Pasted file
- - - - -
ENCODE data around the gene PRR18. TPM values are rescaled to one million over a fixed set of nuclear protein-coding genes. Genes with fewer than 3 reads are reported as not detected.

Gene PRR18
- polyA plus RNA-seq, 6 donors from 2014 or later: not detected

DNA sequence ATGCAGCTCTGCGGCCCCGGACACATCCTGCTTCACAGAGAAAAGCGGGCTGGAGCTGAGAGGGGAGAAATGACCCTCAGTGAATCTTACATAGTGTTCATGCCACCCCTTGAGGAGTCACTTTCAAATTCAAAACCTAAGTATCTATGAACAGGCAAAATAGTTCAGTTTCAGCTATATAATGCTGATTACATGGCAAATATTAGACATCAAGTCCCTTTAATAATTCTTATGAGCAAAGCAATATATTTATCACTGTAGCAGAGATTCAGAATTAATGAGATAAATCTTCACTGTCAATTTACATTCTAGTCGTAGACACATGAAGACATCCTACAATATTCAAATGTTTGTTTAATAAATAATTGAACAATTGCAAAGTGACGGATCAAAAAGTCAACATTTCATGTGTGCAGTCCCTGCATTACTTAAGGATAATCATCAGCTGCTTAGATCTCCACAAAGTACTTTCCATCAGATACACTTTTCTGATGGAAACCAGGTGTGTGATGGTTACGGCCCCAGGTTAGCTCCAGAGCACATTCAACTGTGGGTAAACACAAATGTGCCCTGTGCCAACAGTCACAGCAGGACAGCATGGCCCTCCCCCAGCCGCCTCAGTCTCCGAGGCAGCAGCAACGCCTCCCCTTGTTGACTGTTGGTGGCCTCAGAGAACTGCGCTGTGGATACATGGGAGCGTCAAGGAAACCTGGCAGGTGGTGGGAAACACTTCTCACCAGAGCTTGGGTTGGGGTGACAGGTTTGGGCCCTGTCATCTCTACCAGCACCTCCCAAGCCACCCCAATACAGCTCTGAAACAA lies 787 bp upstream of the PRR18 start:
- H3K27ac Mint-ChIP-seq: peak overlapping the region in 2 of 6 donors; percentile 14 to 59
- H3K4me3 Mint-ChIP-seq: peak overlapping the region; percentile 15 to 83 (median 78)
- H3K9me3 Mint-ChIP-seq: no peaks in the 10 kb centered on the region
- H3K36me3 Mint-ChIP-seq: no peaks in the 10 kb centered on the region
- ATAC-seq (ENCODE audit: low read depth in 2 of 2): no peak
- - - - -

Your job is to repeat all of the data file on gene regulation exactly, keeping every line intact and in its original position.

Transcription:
ENCODE data around the gene PRR18. TPM values are rescaled to one million over a fixed set of nuclear protein-coding genes. Genes with fewer than 3 reads are reported as not detected.

Gene PRR18
- polyA plus RNA-seq, 6 donors from 2014 or later: not detected

DNA sequence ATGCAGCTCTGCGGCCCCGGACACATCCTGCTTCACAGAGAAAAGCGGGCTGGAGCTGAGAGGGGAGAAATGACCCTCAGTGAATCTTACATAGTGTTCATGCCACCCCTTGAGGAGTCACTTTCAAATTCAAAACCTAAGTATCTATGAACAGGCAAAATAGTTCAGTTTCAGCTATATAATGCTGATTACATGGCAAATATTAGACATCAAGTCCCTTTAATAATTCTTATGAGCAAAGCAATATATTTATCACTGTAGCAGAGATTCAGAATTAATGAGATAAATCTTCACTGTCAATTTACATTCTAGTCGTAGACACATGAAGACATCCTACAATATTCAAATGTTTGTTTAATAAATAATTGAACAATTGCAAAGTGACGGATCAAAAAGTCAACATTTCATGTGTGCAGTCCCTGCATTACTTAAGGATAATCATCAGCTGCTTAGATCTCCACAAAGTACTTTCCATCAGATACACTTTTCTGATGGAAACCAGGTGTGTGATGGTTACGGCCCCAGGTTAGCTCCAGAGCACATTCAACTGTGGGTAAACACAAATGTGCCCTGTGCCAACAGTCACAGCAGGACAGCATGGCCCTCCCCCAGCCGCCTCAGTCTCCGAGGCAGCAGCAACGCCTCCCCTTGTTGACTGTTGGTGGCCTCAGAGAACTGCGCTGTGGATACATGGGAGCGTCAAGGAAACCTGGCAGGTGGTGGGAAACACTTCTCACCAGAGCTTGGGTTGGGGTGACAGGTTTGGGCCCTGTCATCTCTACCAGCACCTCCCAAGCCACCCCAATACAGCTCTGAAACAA lies 787 bp upstream of the PRR18 start:
- H3K27ac Mint-ChIP-seq: peak overlapping the region in 2 of 6 donors; percentile 14 to 59
- H3K4me3 Mint-ChIP-seq: peak overlapping the region; percentile 15 to 83 (median 78)
- H3K9me3 Mint-ChIP-seq: no peaks in the 10 kb centered on the region
- H3K36me3 Mint-ChIP-seq: no peaks in the 10 kb centered on the region
- ATAC-seq (ENCODE audit: low read depth in 2 of 2): no peak